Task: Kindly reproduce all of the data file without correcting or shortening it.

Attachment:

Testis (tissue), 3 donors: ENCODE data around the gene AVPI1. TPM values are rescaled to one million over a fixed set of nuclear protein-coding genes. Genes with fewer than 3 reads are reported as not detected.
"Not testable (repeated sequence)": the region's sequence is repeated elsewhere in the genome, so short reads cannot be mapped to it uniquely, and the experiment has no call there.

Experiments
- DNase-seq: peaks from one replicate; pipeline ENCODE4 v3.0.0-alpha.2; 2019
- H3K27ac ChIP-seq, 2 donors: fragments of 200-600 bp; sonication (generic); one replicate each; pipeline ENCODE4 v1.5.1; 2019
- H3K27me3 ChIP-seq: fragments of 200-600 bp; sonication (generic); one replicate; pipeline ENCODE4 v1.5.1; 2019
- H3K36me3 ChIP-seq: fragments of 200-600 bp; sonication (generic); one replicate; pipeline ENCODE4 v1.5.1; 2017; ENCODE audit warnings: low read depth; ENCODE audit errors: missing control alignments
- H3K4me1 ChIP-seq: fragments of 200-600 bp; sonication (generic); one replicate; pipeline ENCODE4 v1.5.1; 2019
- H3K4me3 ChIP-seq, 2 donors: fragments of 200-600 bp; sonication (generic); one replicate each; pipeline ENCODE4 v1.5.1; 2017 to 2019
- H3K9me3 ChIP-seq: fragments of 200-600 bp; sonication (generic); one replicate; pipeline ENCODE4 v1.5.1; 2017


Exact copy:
Testis (tissue), 3 donors: ENCODE data around the gene AVPI1. TPM values are rescaled to one million over a fixed set of nuclear protein-coding genes. Genes with fewer than 3 reads are reported as not detected.
"Not testable (repeated sequence)": the region's sequence is repeated elsewhere in the genome, so short reads cannot be mapped to it uniquely, and the experiment has no call there.

Experiments
- DNase-seq: peaks from one replicate; pipeline ENCODE4 v3.0.0-alpha.2; 2019
- H3K27ac ChIP-seq, 2 donors: fragments of 200-600 bp; sonication (generic); one replicate each; pipeline ENCODE4 v1.5.1; 2019
- H3K27me3 ChIP-seq: fragments of 200-600 bp; sonication (generic); one replicate; pipeline ENCODE4 v1.5.1; 2019
- H3K36me3 ChIP-seq: fragments of 200-600 bp; sonication (generic); one replicate; pipeline ENCODE4 v1.5.1; 2017; ENCODE audit warnings: low read depth; ENCODE audit errors: missing control alignments
- H3K4me1 ChIP-seq: fragments of 200-600 bp; sonication (generic); one replicate; pipeline ENCODE4 v1.5.1; 2019
- H3K4me3 ChIP-seq, 2 donors: fragments of 200-600 bp; sonication (generic); one replicate each; pipeline ENCODE4 v1.5.1; 2017 to 2019
- H3K9me3 ChIP-seq: fragments of 200-600 bp; sonication (generic); one replicate; pipeline ENCODE4 v1.5.1; 2017